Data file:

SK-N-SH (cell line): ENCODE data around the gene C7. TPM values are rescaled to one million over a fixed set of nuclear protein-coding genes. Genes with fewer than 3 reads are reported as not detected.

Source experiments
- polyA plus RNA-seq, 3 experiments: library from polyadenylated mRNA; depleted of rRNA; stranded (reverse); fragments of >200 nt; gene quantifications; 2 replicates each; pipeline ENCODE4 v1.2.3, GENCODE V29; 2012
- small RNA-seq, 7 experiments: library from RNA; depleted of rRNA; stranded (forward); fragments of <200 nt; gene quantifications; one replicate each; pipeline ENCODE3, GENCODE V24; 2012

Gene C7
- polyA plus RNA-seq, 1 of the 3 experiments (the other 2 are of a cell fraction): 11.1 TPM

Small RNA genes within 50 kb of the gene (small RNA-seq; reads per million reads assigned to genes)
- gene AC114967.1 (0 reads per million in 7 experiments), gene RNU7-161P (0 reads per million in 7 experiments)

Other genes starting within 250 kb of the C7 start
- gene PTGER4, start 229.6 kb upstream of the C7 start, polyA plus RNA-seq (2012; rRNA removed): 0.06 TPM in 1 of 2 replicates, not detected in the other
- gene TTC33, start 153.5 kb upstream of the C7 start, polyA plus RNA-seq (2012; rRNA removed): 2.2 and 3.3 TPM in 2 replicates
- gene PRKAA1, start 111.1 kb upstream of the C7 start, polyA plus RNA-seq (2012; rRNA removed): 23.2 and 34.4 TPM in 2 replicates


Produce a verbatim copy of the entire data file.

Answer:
SK-N-SH (cell line): ENCODE data around the gene C7. TPM values are rescaled to one million over a fixed set of nuclear protein-coding genes. Genes with fewer than 3 reads are reported as not detected.

Source experiments
- polyA plus RNA-seq, 3 experiments: library from polyadenylated mRNA; depleted of rRNA; stranded (reverse); fragments of >200 nt; gene quantifications; 2 replicates each; pipeline ENCODE4 v1.2.3, GENCODE V29; 2012
- small RNA-seq, 7 experiments: library from RNA; depleted of rRNA; stranded (forward); fragments of <200 nt; gene quantifications; one replicate each; pipeline ENCODE3, GENCODE V24; 2012

Gene C7
- polyA plus RNA-seq, 1 of the 3 experiments (the other 2 are of a cell fraction): 11.1 TPM

Small RNA genes within 50 kb of the gene (small RNA-seq; reads per million reads assigned to genes)
- gene AC114967.1 (0 reads per million in 7 experiments), gene RNU7-161P (0 reads per million in 7 experiments)

Other genes starting within 250 kb of the C7 start
- gene PTGER4, start 229.6 kb upstream of the C7 start, polyA plus RNA-seq (2012; rRNA removed): 0.06 TPM in 1 of 2 replicates, not detected in the other
- gene TTC33, start 153.5 kb upstream of the C7 start, polyA plus RNA-seq (2012; rRNA removed): 2.2 and 3.3 TPM in 2 replicates
- gene PRKAA1, start 111.1 kb upstream of the C7 start, polyA plus RNA-seq (2012; rRNA removed): 23.2 and 34.4 TPM in 2 replicates